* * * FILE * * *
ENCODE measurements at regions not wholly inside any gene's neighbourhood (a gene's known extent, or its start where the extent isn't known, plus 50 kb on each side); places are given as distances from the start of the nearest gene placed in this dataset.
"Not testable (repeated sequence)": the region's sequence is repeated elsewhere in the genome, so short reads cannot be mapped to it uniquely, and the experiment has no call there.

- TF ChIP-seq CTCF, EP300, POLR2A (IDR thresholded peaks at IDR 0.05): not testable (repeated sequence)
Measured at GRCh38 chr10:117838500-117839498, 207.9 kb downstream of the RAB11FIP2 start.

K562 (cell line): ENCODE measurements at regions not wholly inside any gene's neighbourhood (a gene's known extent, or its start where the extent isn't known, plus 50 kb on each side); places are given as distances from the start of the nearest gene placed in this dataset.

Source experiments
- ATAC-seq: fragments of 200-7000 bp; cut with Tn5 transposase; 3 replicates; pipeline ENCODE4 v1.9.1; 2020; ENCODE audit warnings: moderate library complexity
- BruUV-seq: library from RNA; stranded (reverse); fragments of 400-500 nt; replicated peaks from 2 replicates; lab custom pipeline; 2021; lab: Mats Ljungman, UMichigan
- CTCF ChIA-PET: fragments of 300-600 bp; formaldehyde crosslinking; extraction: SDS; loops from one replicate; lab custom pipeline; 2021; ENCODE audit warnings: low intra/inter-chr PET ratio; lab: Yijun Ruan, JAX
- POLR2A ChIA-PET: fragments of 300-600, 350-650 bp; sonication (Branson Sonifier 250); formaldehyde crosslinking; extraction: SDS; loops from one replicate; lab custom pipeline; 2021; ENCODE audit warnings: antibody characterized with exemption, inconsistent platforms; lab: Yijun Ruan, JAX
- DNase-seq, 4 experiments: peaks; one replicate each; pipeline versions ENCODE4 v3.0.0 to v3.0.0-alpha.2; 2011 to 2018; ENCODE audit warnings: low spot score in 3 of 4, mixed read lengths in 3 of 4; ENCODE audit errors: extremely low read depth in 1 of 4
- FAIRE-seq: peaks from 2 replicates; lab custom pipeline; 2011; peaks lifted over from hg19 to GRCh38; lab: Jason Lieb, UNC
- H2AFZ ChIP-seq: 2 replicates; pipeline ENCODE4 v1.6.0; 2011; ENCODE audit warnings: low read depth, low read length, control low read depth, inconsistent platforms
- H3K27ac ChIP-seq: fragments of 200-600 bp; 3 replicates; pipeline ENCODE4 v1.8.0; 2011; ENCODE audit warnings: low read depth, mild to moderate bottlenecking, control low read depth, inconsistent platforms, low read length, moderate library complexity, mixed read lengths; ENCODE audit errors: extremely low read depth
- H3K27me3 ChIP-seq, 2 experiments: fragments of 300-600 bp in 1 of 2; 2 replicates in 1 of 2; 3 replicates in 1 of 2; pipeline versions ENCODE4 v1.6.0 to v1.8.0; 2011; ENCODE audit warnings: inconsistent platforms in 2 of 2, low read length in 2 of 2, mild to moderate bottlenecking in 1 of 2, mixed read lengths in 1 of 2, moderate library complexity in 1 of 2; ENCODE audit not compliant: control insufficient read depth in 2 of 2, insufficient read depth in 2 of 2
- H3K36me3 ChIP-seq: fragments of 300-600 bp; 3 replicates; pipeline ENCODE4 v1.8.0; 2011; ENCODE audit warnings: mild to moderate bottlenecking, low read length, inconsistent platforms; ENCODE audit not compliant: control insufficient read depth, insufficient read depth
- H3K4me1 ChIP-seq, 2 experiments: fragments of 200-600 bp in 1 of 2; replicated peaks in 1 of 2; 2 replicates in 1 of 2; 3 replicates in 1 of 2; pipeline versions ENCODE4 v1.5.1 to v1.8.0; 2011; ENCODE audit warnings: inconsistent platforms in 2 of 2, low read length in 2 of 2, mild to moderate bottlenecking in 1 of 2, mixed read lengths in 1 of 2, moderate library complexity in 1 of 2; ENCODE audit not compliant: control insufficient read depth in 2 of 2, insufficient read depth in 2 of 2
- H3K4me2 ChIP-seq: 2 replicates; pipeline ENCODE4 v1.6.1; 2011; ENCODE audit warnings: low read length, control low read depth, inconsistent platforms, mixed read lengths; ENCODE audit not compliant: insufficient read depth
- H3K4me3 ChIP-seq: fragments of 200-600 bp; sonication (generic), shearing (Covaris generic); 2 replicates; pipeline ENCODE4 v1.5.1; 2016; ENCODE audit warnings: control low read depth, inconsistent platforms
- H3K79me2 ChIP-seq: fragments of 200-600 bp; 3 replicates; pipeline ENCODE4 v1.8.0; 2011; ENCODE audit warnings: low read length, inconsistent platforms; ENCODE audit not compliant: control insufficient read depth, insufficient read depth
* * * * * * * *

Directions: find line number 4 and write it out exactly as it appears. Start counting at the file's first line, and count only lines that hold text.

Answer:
Measured at GRCh38 chr10:117838500-117839498, 207.9 kb downstream of the RAB11FIP2 start.